I’m currently working on fleshing out some ideas on privacy and the re-situation of privacy as a result of the use of digital media in everyday life. This was the catalyst for my involvement in the Privacy: Gathering Insights from Lawyers and Technologists event, which I co-organised (with great success I should add) with my colleague Maria Murphy from Maynooth University.
The Privacy Parenthesis is something different to the discussions you’ll find at the Privalaw site. In this work, I want to draw parallels between the post-phenomenology I began theorising in Locative Social Media: Place in the Digital Age and broader notions of citizenship in late capitalism and the digital world. The intention here is not just to broaden theory, but to concretise the influence of media that has calculative reason as its dominant logic in a specific aspect of being-in-the-world. That aspect is privacy; quite literally being at home, but not being-at-home (excuse the Heidegger pun, irresistible). I want to assess how the proliferation of digital media in private spaces and lives have re-spatialised privacy. My overarching hypothesis – if I have one – is that privacy has been de-spatialised and that privacy has become a set of embodied practices or performances that are aligned with particular computational and technological epistemologies.
My thinking here follows the now accepted fact that the “Snowdon Revelations” revealed the extent of surveillance of everyday citizens in everyday life. These revelations have been a focal event for discussion on the mediation of privacy itself in the digital age. As technological development moves towards the everyday integration of things in the “Internet of Everything” in “smart cities”, I’m intending my work to focus upon the shifting sense of citizenhood in these spaces in light of the extraordinary levels of data collection continuing unabated in everyday life. When one considers the implicit desires in schemes such as “smart cities” to produce “smart citizens”, through education, everyday practices and continual connectivity sits uneasily with any notion of privacy in a “traditional” sense. The desire to realise these futures for the logics of efficiency and control is in a tense relationship with very concept of private space and private citizenhood. Drawing on philosophical arguments to historicise privacy as a situated phenomena, such as Arendt’s notions of different epochs of the private realm and their importance in citizenhood, I aim to argue that the comparison between the privacy desired by critics of the current situation and the privacy afforded to persons in the digital world constitute a dialectic that reveals an emerging – but currently undefined – epoch of private space and the private realm. The computational logic of digital media, with industrial level big data collection fuelling algorithmic governance of spaces and citizens, is fundamentally incompatible with the private realm as detached from the public sphere.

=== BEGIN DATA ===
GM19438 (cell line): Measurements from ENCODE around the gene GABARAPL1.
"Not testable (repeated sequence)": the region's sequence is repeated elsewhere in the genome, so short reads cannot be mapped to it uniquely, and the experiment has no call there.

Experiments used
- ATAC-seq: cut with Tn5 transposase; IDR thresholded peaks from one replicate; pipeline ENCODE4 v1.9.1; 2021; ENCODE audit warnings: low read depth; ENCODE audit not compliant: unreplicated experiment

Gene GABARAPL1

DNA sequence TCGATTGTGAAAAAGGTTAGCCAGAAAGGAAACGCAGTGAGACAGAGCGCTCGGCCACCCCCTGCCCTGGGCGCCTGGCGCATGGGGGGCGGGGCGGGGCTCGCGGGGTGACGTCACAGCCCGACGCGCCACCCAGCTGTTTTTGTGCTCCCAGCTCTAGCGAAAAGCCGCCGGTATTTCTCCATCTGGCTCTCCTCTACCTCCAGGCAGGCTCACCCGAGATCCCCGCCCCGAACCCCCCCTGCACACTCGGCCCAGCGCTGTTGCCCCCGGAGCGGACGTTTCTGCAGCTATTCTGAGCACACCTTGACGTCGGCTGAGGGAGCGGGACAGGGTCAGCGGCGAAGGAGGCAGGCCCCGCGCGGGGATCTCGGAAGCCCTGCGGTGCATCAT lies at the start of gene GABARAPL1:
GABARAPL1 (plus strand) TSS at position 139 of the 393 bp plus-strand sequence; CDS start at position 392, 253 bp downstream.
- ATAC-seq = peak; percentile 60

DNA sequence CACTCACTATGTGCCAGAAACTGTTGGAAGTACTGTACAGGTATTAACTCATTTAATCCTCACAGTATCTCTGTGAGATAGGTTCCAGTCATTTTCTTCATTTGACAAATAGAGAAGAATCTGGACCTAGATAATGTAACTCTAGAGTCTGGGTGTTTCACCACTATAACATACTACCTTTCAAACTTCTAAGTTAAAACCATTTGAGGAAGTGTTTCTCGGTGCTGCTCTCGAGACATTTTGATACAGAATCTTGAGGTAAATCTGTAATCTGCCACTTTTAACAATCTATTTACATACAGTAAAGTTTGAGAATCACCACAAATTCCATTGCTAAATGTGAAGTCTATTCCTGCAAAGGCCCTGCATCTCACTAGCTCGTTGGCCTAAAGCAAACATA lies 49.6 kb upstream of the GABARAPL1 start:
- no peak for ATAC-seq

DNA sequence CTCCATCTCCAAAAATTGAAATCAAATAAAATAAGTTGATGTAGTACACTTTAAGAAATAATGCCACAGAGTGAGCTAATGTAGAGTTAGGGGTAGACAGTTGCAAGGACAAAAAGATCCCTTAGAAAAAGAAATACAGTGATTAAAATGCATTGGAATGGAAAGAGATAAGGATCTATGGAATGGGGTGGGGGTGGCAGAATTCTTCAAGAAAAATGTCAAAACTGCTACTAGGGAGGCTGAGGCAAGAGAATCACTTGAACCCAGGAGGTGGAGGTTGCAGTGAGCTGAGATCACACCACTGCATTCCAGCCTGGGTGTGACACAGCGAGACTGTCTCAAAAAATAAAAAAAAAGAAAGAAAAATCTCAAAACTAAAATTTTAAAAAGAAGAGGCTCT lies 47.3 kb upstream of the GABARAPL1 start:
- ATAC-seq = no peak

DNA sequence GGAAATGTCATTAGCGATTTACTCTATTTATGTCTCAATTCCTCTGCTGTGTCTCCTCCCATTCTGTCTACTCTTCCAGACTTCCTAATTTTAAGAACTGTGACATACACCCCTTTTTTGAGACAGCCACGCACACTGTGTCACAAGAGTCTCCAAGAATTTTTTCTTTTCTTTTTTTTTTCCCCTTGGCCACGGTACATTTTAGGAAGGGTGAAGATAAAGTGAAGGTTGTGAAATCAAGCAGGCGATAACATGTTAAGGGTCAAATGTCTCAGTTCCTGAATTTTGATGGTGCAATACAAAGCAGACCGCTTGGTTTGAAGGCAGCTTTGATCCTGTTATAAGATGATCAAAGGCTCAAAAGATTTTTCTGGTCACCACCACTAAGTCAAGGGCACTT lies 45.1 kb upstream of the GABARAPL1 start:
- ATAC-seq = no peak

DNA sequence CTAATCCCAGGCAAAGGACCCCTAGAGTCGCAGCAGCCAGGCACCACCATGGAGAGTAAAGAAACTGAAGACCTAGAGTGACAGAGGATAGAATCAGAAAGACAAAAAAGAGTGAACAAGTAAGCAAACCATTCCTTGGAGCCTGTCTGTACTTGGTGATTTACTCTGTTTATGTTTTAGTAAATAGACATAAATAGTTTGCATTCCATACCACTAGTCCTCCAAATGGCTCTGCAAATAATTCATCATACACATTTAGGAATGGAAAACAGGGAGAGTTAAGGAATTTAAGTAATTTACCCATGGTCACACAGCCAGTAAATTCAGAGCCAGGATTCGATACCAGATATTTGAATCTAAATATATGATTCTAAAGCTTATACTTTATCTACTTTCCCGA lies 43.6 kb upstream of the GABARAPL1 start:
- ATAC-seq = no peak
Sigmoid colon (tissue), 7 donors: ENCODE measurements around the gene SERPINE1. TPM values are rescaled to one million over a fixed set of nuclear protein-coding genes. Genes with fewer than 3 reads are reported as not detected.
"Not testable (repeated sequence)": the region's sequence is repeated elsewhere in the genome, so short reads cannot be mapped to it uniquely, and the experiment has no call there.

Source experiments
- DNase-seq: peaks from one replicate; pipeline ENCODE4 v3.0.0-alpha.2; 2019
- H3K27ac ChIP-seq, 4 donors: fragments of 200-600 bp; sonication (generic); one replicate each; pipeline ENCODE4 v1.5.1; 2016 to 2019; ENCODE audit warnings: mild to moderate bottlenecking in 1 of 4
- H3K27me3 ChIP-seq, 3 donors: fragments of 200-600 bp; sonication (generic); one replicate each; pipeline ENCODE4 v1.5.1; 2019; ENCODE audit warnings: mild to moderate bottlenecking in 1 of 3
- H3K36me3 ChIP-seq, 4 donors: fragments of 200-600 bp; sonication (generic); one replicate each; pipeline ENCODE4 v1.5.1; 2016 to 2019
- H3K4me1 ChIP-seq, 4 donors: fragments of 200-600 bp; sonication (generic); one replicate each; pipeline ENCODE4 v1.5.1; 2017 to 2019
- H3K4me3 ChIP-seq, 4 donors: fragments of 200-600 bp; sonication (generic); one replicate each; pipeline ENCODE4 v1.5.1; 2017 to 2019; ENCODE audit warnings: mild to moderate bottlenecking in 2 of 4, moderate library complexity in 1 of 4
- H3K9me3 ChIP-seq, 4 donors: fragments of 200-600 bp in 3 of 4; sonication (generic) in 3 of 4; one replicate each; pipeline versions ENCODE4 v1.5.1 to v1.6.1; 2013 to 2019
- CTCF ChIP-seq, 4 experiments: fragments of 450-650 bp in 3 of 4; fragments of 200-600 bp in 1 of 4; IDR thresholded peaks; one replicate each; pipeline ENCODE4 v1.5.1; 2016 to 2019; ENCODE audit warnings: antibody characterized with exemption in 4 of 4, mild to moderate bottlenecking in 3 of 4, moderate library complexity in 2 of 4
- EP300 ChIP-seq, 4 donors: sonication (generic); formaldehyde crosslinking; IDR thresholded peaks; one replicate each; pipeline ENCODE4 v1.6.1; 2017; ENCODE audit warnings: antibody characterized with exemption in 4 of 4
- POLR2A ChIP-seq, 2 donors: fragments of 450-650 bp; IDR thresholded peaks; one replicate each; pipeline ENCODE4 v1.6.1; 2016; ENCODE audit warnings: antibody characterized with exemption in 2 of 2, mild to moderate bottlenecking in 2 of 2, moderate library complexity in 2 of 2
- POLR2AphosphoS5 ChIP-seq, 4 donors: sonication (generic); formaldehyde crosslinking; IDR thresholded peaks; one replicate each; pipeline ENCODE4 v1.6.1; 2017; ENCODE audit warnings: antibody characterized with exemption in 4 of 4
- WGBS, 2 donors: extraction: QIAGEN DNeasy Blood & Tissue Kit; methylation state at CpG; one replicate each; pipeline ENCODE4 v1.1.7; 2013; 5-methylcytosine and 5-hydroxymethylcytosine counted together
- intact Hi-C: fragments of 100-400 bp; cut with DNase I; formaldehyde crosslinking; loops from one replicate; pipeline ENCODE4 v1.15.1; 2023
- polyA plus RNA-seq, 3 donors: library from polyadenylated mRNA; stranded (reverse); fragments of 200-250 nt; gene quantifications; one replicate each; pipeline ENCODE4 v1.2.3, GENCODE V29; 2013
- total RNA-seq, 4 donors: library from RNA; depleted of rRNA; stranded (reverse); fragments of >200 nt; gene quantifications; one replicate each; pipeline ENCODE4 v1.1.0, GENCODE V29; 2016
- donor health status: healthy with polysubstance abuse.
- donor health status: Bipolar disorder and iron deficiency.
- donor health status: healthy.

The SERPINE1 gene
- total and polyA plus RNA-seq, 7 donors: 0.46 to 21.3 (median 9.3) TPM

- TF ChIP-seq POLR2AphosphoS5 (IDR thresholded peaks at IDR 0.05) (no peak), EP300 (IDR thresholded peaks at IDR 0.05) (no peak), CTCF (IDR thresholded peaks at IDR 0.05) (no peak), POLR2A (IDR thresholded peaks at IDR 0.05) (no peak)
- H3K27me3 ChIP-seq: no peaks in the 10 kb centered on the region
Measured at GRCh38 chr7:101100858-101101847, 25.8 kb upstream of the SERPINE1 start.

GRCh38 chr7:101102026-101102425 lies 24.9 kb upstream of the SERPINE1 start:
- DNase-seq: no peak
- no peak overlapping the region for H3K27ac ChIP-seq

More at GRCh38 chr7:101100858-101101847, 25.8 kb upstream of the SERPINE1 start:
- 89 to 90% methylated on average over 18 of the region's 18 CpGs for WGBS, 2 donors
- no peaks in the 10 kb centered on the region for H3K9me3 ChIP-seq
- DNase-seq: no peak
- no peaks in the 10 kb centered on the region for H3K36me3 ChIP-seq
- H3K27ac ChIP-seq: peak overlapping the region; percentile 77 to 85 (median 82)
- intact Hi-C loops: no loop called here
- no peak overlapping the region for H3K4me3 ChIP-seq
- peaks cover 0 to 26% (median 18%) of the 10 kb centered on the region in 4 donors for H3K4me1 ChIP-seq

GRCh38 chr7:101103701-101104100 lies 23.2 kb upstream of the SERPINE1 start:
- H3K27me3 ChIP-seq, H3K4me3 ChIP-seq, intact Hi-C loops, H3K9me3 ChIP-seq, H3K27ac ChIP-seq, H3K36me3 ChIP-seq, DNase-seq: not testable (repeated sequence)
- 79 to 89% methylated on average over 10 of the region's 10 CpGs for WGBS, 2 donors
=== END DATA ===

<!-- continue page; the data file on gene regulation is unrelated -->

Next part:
However, claims to the “death of privacy” simplify the unfolding processes of remediation that are underway. The logic of computation, as a particular manifestation of the current moment of late capitalism, does not eliminate privacy but instead repositions and respatialises privacy as an affordance of living in a digitally-infused world. The points of contestation and resistance are scaled at the individual rather than societal level and constitute a negotiation with the expectations of being-digital in the world. The digital citizen is therefore always moving between the private in public as a function of engagement with digital media, and this indicates a coming or already-present epoch where privacy is not defined by property but by knowledge, awareness and caution of digital media. The “digital” or “smart” citizen is a therefore a contested entity, desired ideologically from two sides of a dialectical relationship but continually shifting through engagement and non-engagement in the digital apparatus of the world.
I began this work with a brief presentation of my ideas at the recent Surveillance and Citizenship conference in Cardiff University (June 18-19), part of the Digital Citizenship and Surveillance Society project.